Augmenting Zyprexa With Naltrexone to Ameliorate Metabolic Side-Effects
Recruitment status was Recruiting
The main purpose of this study is to determine whether the opioid antagonist naltrexone is helpful in ameliorating the weight gain and other adverse metabolic side effects experienced by schizophrenic patients taking the second generation antipsychotic (SGA) Zyprexa. Schizophrenics may have an altered/enhanced endogenous opioidergic drive, and because of this, normally painful stimuli will be sensed as less painful in schizophrenics vs. healthy controls. A secondary hypothesis for this study is that naltrexone augmentation of Zyprexa will normalize subjective pain ratings. Our tertiary objective is to examine the safety and tolerability of naltrexone in Zyprexa-treated patients with schizophrenia.
|Study Design:||Allocation: Randomized
Intervention Model: Parallel Assignment
Masking: Double Blind (Subject, Investigator)
Primary Purpose: Supportive Care
|Official Title:||Augmenting Zyprexa With Naltrexone: Normalization of the Weight Gain Side Effect and the CNS Reward and Sensory Function|
- Weight and Body Mass Index [ Time Frame: 12 weeks ] [ Designated as safety issue: No ]
- Subjective pain ratings, fMRI activations in the a priori selected ROIs, waist, waist/hip ratio, fasting blood glucose, LDL cholesterol, HDL cholesterol, triglycerides, fat body mass, insulin, leptin, and food intake [ Time Frame: 12 weeks ] [ Designated as safety issue: No ]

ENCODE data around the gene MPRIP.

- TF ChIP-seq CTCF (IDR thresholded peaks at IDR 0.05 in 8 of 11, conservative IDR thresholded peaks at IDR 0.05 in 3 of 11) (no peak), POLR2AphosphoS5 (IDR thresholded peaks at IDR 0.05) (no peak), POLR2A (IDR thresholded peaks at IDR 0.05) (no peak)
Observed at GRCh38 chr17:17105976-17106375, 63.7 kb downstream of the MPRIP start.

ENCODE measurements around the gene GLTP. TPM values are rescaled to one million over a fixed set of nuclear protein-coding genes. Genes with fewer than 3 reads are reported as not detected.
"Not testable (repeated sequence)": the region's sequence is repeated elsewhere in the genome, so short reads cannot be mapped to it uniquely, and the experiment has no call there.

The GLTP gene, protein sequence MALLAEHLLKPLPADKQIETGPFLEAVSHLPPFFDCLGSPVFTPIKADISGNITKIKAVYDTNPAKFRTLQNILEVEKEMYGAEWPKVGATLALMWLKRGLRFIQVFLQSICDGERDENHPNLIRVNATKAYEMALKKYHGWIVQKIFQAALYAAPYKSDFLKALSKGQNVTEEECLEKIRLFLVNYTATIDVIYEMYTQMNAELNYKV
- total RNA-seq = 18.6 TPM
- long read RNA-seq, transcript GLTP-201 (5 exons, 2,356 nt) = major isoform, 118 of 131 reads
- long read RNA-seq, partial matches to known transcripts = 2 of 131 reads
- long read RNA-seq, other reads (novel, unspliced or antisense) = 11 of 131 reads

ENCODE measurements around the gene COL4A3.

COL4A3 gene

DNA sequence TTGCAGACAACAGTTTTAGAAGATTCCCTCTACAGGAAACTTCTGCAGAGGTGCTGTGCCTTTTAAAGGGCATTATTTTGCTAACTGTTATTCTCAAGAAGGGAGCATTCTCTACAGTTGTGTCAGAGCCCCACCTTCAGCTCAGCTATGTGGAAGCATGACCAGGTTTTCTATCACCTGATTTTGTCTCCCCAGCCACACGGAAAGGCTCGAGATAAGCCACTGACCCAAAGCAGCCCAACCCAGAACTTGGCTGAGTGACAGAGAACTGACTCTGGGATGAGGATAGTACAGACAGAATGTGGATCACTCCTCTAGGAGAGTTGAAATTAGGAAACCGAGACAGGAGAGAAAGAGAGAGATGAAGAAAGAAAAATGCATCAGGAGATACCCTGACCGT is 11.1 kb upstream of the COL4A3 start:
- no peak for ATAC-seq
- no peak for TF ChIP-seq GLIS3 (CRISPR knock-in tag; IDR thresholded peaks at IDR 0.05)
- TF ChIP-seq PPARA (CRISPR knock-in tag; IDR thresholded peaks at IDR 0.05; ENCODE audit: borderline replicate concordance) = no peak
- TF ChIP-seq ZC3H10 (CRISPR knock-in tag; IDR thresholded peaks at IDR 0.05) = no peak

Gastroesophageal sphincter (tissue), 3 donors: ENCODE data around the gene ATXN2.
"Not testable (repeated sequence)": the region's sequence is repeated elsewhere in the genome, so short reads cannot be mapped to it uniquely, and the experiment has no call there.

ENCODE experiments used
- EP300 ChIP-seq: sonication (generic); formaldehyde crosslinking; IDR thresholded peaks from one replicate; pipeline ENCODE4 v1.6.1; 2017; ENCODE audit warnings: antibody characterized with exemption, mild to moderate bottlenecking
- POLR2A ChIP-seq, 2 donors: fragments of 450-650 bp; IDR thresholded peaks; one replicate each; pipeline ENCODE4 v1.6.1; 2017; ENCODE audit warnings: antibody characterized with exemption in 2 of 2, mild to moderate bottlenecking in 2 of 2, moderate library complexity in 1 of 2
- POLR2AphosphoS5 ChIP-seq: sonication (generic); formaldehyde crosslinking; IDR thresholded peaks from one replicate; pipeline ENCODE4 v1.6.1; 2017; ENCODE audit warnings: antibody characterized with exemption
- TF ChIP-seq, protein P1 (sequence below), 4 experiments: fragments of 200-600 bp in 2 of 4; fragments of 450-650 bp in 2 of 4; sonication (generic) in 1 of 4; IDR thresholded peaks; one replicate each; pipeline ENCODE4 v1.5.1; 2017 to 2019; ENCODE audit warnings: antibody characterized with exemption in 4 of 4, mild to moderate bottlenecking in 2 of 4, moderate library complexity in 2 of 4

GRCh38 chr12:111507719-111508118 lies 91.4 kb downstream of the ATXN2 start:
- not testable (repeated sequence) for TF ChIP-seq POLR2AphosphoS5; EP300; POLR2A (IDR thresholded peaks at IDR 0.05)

|Study Start Date:||December 2006|
|Estimated Study Completion Date:||December 2010|
|Estimated Primary Completion Date:||December 2010 (Final data collection date for primary outcome measure)|
Active Comparator: 1
50mg naltrexone, 1 tablet a day for 12 weeks.
Placebo Comparator: 2
lactose placebo, 1 capsule every day for 12 weeks
Zyprexa is one of the most commonly prescribed second generation antipsychotic drugs (SGAs), but its (and other SGA's) side effects contribute to the development of obesity and to the "Metabolic Syndrome." Both conditions, which are more prevalent even in unmedicated schizophrenic patients, are associated with increased cardiovascular morbidity and mortality. The mechanisms of these side effects are likely to be multifactorial and to involve peripheral and central factors alike. The present proposal asks a fundamental question: How the endogenous opioidergic systems are involved in Zyprexa-induced obesity and in related metabolic disturbances. We further hypothesize that if the excess of central opioid activity creates metabolic problems for patients, it is reasonable to expect amelioration of the symptoms through blockade of opioid receptors. The proposed project is designed to test this hypothesis by complimenting clinical psychopharmacology with pain medicine research and functional magnetic resonance imaging (fMRI) to empirically measure clinical outcomes of Zyprexa pharmacotherapy augmentation with the opioid receptor antagonist, naltrexone. Our objectives and hypotheses are as follows: to determine the effects of naltrexone on weight gain, metabolic (e.g., cholesterol, lipids, insulin, leptin and glucose levels), anthropometric and nutritional characteristics in Zyprexa treated schizophrenic patients, to examine the effects of naltrexone on subjective pain ratings, and to investigate the safety and tolerability of naltrexone in Zyprexa-treated schizophrenic patients.
|Contact: Margaret R Oliner, B.A.||firstname.lastname@example.org|
|United States, Massachusetts|
|Belmont, Massachusetts, United States, 02478|
|Contact: Margaret R Oliner, B.A. 617-855-2891 email@example.com|
|Principal Investigator: Igor Elman, M.D.|
|Principal Investigator:||Igor Elman, M.D.||Mclean Hospital|